WARNING: SPOILERS AHEAD!
As a person who loves thriller and horror movies (except The Exorcist….still can’t ever watch that one again) upon hearing that people were so scared watching the Netflix binge The Haunting of Hill House that they were fainting and puking, I just had to see what that business was all about!
Definitely not passing out or tossing holiday cookies here (thank Glob, I don’t do puke), but it started out with some definitely spooky-ass shit right away and proceeded to get downright creepy. Anything even remotely Linda Blair-y like ‘The Bent-Neck Lady’ freaks me right on out, and the idea of some kind of unnaturally
Slenderman kind of tall dude floating just above the ground as the banging of his cane hitting the floor gets closer and closer made me hide behind my alpaca bear that I always have nearby, for just such a scary-movie emergency.
Nothing greater than an old-fashioned scary show about a haunted house scaring the children, right? And then scarring them so badly that they turn into pretty messed up adults? Alas, if only it had stayed this good. Instead of the teary eye that was obviously intended, I definitely ended the many-chaptered show with more of an eye roll, and lots of unanswered questions and annoying points of contention.
Because I’m sure you are just DYING to know what those are—see what I did there??—here you go:
-Who in the world can buy a huge Victorian house and plan on flipping that bastard in 8 weeks? With limited funds? And contractors? Since that’s the premise of the whole damn show it kind of begs for the eye-rolling right away.
-I kept being so angry at the parents for dismissing their kids’ fears that I didn’t even give a shit about them. You obviously move your kids all over the place and then don’t give a rip if they are completely freaked out in a strange drafty old haunted house? When you yourself are seeing creepy-ass things and getting your hand practically cut off by a fan that wasn’t plugged in?
-Henry Thomas. He’s just creepy and he’s not even a ghost.
-Oooh, the mom and the grandma and the kids all have weird premonitions and the power to see and sense things that are supernatural? Thanks for letting us know, Liv, and then not having it mean a thing for the rest of the show.
-So I’m really picky about dialogue and overly critical, being a writer. I admit that. But damn did these people go ON and ON about certain things. The Dad went on and on about nothing.
-Shirley had an affair. How was this being haunted, exactly? Well, maybe for her husband–she’s pretty damn annoying.
-And Shirley, you are REALLY going to be THAT upset about your LESBIAN sister who looks like she was making a pass at your husband? Eye roll.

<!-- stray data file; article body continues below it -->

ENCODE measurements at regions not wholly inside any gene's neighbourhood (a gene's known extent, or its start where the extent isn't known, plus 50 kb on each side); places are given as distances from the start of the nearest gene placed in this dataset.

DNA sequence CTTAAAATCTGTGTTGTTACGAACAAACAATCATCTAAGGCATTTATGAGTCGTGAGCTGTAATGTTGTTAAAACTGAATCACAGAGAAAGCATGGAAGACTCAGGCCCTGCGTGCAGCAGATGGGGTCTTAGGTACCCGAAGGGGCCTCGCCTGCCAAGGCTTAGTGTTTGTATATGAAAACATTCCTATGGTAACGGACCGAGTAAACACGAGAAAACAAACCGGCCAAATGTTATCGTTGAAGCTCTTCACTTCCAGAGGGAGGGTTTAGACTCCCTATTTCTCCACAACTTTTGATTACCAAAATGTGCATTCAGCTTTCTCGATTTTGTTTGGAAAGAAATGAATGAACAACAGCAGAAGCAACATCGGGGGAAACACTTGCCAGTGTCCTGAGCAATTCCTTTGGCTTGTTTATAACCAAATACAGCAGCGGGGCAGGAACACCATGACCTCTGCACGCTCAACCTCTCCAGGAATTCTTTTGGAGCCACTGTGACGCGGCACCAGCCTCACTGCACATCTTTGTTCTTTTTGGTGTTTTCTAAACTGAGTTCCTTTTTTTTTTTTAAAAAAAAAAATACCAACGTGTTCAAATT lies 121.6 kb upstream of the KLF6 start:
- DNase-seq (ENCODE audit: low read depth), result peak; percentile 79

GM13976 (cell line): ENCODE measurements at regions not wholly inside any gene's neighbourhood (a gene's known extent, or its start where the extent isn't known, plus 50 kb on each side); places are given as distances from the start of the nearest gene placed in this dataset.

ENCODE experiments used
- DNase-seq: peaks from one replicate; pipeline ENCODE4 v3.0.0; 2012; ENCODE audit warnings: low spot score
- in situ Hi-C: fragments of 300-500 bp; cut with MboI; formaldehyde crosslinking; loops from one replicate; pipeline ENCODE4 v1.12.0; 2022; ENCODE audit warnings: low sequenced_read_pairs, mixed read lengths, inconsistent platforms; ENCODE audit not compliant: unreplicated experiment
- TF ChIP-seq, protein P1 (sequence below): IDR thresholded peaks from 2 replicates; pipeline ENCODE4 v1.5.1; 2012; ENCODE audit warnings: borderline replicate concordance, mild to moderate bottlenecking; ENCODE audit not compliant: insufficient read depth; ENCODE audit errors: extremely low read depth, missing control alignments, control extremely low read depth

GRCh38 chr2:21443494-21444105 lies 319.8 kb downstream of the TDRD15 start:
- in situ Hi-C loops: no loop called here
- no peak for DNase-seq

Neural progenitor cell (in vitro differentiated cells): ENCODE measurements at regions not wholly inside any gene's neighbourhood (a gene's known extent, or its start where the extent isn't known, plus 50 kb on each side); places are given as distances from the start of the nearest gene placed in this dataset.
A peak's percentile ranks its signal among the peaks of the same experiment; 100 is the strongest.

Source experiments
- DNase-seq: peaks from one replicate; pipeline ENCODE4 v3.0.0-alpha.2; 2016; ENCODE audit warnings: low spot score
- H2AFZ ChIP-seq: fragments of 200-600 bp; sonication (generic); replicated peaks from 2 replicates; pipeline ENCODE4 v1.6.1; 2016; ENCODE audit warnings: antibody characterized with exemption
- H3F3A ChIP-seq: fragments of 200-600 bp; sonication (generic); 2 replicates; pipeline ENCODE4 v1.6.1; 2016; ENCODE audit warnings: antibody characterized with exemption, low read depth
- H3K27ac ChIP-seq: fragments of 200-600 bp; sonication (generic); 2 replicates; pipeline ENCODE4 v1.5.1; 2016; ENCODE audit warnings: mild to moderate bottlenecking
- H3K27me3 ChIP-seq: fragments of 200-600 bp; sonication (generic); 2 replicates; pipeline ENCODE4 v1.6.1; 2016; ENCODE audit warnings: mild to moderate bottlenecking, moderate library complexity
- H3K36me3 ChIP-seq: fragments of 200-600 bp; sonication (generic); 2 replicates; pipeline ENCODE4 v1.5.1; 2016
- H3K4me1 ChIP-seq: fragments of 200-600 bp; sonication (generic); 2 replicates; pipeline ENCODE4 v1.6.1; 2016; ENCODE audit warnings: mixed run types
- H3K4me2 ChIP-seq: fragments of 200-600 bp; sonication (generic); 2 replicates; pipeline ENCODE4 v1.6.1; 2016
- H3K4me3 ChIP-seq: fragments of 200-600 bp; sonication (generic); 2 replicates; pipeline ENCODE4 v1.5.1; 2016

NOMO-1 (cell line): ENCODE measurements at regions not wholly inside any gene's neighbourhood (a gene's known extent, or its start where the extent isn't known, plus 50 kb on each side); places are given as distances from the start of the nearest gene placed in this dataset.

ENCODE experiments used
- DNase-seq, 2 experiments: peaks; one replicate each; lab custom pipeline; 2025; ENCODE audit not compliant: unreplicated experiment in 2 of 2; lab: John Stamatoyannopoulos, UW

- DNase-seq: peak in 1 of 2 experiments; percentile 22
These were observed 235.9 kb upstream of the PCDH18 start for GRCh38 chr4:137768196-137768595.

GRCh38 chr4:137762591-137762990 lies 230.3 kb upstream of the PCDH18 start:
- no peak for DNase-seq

-At the end of the show, Theo just tossed her gloves into a box to be thrown away. I guess her special touch powers that never really got explained just went away? Oh, ok. Well, now you don’t have to explain them.
-The Room of Requirement—oh wait, the Red Door Room (or whatever they are calling it) became whatever the family needed. So…..did they not see the bright red door they were going into? Did it just move around the house? I guess the Game of Thrones rip-off maze thing in the opening was supposed to give us a hint that things moved around in the house….but I guess it was only that room. Or the door. Or the moldy people. Or the random clock dude that fixes the clock for the rest of his not-life and isn’t scary at all.
-So….this awful house that wants to hurt everyone in the family lets them be with their loved ones forever—staying eternally young and not even looking rotten or smelling bad to each other. Why exactly is this a bad thing???
To name a few.
That said, I did find it entertaining—and like I said I was genuinely unsettled by some of the ghost encounters and jump scares. Despite the silly premise I was pretty much Team Hill House until about ¾ of the way through.
And I did like the one message I got out of it—that our fears are ghosts that haunt us. Our fears want to keep us stuck in the same place, because it’s familiar and easier to deal with than the unknown. We know how to be afraid of the scary monster. But to stand up to it—to recognize it’s there, let it be there, and then let it pass on by like Luke’s Slender Hat Man, not giving it more power by running away only to let it creep up on you again—that’s how we move on and grow. It’s damn hard to do, but wow. Think how brave and accomplished you feel when you can do that. Like a serious Badass.
Oh, and I loved the Bent Neck Lady twist.
What are your thoughts about this show? Let’s discuss!